Not everyone is suited to one of these types of hearing aids. You’ll start by attending an appointment with a hearing professional who will perform a hearing test to determine your degree and type of hearing loss. If your doctor decides that you qualify for a bone conduction hearing amplifier, you will meet an audiologist to learn about the devices and try some of them on. More tests will be performed while wearing the device to determine if you’ll benefit from undergoing this procedure. The goal is to find out what fits your hearing profile best and make the right choice for your hearing needs and lifestyle. 


Since this is a minor procedure, you will almost certainly return home the same day. Your ear, nose, and throat doctor will begin by implanting a 3-4mm titanium implant into the mastoid bone behind your ear. The titanium plate will integrate into your bone over time. Everything takes place under general anesthesia, so you will not need to be awake for any part of the procedure.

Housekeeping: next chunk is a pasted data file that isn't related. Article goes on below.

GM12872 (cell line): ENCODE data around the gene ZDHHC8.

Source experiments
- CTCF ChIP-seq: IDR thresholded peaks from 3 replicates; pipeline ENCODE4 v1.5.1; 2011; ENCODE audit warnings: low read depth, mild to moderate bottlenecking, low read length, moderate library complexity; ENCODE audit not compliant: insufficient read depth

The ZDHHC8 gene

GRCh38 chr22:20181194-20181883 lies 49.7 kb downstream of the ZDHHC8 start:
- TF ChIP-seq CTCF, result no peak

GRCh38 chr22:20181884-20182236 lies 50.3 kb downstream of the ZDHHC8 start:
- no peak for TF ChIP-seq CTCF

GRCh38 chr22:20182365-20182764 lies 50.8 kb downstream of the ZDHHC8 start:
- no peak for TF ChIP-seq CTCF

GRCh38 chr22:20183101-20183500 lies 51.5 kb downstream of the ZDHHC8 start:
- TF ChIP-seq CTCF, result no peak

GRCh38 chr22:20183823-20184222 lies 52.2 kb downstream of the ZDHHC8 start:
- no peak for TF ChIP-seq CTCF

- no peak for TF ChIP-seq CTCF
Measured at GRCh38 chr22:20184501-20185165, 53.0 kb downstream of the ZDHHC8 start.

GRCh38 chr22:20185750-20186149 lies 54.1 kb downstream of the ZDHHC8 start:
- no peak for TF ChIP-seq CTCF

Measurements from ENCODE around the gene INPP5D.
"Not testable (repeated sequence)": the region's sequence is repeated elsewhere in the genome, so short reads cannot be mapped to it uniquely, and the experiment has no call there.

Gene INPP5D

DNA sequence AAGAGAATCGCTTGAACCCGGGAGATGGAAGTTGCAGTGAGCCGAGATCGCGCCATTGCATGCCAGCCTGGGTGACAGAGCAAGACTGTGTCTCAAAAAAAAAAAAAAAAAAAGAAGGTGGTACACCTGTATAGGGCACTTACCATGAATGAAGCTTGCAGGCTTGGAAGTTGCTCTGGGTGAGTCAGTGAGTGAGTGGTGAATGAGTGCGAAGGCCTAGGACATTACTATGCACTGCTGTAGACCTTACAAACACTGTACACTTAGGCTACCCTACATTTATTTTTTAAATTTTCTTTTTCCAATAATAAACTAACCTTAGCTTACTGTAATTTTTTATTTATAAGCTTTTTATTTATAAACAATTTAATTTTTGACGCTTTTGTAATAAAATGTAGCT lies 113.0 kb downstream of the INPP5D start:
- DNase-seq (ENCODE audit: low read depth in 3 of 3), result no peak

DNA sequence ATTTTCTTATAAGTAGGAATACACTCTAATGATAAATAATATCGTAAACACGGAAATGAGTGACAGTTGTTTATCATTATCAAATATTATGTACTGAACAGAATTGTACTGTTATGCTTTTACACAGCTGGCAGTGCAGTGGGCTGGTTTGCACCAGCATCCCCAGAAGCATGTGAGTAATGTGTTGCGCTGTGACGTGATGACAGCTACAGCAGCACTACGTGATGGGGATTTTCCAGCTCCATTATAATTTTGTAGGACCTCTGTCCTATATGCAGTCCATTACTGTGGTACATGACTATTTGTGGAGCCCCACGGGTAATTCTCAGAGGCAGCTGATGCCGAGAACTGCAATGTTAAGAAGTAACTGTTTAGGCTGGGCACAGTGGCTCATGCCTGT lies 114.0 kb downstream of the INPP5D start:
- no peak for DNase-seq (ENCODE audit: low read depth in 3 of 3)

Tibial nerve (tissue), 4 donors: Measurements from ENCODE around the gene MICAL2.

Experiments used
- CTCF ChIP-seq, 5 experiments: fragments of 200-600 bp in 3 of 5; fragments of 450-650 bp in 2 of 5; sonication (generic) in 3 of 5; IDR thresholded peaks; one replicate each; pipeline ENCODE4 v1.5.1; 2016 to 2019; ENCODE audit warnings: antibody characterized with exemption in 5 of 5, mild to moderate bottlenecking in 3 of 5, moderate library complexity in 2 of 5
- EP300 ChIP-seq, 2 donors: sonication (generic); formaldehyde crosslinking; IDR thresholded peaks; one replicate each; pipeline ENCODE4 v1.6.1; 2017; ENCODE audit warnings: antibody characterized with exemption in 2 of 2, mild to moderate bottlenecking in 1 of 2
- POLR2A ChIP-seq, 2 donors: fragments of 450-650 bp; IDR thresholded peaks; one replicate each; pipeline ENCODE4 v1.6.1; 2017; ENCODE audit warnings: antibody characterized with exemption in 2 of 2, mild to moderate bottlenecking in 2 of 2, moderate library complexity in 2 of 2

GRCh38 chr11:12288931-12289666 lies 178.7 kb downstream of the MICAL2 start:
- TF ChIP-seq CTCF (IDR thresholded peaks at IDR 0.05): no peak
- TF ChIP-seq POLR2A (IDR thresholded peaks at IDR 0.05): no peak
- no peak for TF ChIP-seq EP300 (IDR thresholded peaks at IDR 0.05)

The exact type of surgery depends on which hearing aid you’ll be wearing. For example, Oticon’s bone conduction device involves a MIPS surgery, which takes just 15 minutes and can be done under local anesthesia. Either way, typically, no implantation will take longer than an hour. Make sure you bring a friend or family member along to drive you home while the anesthesia wears off.

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Device Activation

Your hearing aids will not be activated immediately. There’s a healing period to ensure that your mastoid bone takes to the titanium implant properly and everything is stable. The time for healing depends entirely on the device. It can be as little as three weeks or as much as three months. The manufacturer and the type of surgery you receive are the factors involved.